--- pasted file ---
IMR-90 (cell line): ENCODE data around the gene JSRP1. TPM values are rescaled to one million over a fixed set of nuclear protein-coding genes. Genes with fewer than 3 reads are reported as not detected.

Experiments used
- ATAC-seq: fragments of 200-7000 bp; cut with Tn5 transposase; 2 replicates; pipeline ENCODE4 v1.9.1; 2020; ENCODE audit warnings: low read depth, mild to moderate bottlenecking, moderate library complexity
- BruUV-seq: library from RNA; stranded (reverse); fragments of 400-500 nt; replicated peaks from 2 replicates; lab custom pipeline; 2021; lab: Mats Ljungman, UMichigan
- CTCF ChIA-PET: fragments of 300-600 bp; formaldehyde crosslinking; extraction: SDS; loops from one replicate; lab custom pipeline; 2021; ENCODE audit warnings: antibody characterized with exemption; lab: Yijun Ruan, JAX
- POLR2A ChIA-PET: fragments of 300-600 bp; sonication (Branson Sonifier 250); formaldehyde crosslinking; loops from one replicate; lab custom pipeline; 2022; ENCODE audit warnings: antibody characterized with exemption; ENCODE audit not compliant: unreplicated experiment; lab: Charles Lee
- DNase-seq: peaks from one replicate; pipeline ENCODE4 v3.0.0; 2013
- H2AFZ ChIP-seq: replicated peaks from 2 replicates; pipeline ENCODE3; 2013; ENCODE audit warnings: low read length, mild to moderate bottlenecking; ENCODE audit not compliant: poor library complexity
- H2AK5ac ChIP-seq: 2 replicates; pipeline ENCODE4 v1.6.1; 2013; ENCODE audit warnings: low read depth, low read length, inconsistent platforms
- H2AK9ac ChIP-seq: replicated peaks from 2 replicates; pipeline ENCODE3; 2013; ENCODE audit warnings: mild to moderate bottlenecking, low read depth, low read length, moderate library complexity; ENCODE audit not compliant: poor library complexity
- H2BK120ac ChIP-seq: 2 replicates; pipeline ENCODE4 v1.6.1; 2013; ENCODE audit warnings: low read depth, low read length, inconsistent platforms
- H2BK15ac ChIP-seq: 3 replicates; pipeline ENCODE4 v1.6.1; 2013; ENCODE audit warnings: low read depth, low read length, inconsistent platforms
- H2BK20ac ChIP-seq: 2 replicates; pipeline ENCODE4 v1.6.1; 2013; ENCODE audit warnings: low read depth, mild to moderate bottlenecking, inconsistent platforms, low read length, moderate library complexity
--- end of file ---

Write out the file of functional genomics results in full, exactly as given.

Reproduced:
IMR-90 (cell line): ENCODE data around the gene JSRP1. TPM values are rescaled to one million over a fixed set of nuclear protein-coding genes. Genes with fewer than 3 reads are reported as not detected.

Experiments used
- ATAC-seq: fragments of 200-7000 bp; cut with Tn5 transposase; 2 replicates; pipeline ENCODE4 v1.9.1; 2020; ENCODE audit warnings: low read depth, mild to moderate bottlenecking, moderate library complexity
- BruUV-seq: library from RNA; stranded (reverse); fragments of 400-500 nt; replicated peaks from 2 replicates; lab custom pipeline; 2021; lab: Mats Ljungman, UMichigan
- CTCF ChIA-PET: fragments of 300-600 bp; formaldehyde crosslinking; extraction: SDS; loops from one replicate; lab custom pipeline; 2021; ENCODE audit warnings: antibody characterized with exemption; lab: Yijun Ruan, JAX
- POLR2A ChIA-PET: fragments of 300-600 bp; sonication (Branson Sonifier 250); formaldehyde crosslinking; loops from one replicate; lab custom pipeline; 2022; ENCODE audit warnings: antibody characterized with exemption; ENCODE audit not compliant: unreplicated experiment; lab: Charles Lee
- DNase-seq: peaks from one replicate; pipeline ENCODE4 v3.0.0; 2013
- H2AFZ ChIP-seq: replicated peaks from 2 replicates; pipeline ENCODE3; 2013; ENCODE audit warnings: low read length, mild to moderate bottlenecking; ENCODE audit not compliant: poor library complexity
- H2AK5ac ChIP-seq: 2 replicates; pipeline ENCODE4 v1.6.1; 2013; ENCODE audit warnings: low read depth, low read length, inconsistent platforms
- H2AK9ac ChIP-seq: replicated peaks from 2 replicates; pipeline ENCODE3; 2013; ENCODE audit warnings: mild to moderate bottlenecking, low read depth, low read length, moderate library complexity; ENCODE audit not compliant: poor library complexity
- H2BK120ac ChIP-seq: 2 replicates; pipeline ENCODE4 v1.6.1; 2013; ENCODE audit warnings: low read depth, low read length, inconsistent platforms
- H2BK15ac ChIP-seq: 3 replicates; pipeline ENCODE4 v1.6.1; 2013; ENCODE audit warnings: low read depth, low read length, inconsistent platforms
- H2BK20ac ChIP-seq: 2 replicates; pipeline ENCODE4 v1.6.1; 2013; ENCODE audit warnings: low read depth, mild to moderate bottlenecking, inconsistent platforms, low read length, moderate library complexity